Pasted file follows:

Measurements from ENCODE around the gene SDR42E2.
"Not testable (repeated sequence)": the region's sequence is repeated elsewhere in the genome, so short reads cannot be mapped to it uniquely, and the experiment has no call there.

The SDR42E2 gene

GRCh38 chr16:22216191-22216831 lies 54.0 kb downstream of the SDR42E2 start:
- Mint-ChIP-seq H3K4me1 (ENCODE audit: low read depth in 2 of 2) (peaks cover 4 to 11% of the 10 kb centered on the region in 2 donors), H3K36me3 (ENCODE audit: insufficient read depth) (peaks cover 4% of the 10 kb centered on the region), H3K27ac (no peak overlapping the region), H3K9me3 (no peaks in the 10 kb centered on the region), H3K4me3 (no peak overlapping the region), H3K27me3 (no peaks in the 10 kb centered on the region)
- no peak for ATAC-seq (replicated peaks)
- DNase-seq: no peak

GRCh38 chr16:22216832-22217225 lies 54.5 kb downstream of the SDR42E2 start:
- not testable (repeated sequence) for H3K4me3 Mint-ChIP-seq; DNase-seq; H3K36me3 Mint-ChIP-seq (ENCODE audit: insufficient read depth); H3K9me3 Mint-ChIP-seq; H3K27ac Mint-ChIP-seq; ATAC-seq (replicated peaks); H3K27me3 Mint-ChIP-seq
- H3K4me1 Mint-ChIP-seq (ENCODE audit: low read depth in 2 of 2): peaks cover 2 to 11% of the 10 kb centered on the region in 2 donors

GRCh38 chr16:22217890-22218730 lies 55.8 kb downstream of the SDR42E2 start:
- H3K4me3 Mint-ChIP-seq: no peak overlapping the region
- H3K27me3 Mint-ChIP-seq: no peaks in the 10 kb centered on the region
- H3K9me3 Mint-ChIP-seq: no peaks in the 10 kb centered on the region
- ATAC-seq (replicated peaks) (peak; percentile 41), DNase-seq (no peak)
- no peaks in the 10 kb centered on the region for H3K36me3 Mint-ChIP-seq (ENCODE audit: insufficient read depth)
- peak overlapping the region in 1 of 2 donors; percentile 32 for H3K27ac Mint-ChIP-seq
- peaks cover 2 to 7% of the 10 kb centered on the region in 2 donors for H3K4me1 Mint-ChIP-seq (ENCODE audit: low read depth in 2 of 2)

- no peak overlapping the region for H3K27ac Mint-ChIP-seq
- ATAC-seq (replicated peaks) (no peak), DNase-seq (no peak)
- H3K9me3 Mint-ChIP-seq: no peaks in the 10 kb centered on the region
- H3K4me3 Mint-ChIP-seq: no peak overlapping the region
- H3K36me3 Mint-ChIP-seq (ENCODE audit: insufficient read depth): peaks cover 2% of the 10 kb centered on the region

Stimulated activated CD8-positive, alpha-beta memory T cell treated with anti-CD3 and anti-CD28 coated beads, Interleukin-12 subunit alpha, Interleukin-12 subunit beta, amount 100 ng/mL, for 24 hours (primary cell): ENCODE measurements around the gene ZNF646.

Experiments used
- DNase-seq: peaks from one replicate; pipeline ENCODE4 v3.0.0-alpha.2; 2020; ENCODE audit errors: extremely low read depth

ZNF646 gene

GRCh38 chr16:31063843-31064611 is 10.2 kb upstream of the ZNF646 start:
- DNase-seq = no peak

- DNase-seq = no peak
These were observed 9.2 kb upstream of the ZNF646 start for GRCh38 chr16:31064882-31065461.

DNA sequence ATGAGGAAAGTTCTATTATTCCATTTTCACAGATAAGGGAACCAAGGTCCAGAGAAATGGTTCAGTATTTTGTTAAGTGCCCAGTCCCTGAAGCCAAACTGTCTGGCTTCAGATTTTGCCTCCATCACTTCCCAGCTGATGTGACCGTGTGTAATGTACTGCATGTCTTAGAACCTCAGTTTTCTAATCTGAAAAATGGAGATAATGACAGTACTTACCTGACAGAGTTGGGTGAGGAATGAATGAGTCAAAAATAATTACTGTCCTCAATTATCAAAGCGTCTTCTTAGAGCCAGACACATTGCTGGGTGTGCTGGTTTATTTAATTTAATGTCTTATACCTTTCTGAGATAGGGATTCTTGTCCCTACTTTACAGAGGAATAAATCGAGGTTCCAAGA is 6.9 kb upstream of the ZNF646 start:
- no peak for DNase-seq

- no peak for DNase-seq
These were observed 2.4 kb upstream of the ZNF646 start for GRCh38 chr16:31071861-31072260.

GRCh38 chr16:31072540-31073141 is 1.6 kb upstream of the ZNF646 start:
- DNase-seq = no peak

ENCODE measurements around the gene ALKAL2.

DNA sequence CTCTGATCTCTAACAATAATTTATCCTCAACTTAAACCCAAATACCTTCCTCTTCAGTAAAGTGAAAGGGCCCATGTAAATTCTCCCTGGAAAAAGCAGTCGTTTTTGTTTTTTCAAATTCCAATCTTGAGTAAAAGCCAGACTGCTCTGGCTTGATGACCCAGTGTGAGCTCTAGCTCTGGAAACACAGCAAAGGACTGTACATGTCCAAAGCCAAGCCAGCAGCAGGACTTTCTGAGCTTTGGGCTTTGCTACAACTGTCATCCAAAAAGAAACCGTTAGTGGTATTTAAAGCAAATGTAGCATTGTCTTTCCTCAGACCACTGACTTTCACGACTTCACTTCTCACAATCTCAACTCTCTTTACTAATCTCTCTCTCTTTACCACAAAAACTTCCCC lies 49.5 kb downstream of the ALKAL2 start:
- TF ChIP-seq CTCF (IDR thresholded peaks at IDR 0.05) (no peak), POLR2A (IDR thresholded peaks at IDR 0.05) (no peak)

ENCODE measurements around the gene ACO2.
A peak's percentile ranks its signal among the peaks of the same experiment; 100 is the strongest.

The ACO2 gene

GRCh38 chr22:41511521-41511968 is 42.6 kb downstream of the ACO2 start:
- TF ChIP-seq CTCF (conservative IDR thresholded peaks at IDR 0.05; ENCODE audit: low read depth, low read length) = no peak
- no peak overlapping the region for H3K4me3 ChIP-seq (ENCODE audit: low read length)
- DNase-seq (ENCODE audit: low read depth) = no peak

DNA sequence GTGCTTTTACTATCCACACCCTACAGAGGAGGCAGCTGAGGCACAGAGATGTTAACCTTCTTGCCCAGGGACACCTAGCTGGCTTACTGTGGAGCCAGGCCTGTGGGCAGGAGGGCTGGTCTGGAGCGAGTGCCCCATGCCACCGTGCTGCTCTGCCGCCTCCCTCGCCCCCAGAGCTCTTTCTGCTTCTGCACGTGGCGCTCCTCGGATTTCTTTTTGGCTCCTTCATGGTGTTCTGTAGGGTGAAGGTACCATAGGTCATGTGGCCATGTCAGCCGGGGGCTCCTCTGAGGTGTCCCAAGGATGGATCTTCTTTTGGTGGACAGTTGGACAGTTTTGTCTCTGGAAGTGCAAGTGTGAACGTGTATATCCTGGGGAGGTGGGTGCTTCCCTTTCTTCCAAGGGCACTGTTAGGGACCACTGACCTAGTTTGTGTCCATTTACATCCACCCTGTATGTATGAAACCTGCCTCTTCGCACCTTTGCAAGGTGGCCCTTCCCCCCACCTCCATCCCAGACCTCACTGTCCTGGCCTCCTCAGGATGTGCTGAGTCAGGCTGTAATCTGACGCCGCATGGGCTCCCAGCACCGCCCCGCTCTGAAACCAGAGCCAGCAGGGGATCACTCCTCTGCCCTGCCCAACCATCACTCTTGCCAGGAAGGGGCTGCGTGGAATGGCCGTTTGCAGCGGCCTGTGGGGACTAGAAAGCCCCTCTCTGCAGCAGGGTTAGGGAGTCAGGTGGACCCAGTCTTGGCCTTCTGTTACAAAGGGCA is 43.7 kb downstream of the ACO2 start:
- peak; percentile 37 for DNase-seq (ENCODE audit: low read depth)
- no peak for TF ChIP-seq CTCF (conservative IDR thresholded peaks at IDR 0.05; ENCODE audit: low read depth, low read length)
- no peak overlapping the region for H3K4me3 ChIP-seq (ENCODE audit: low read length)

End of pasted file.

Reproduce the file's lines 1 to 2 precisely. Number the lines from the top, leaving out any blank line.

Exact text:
Measurements from ENCODE around the gene SDR42E2.
"Not testable (repeated sequence)": the region's sequence is repeated elsewhere in the genome, so short reads cannot be mapped to it uniquely, and the experiment has no call there.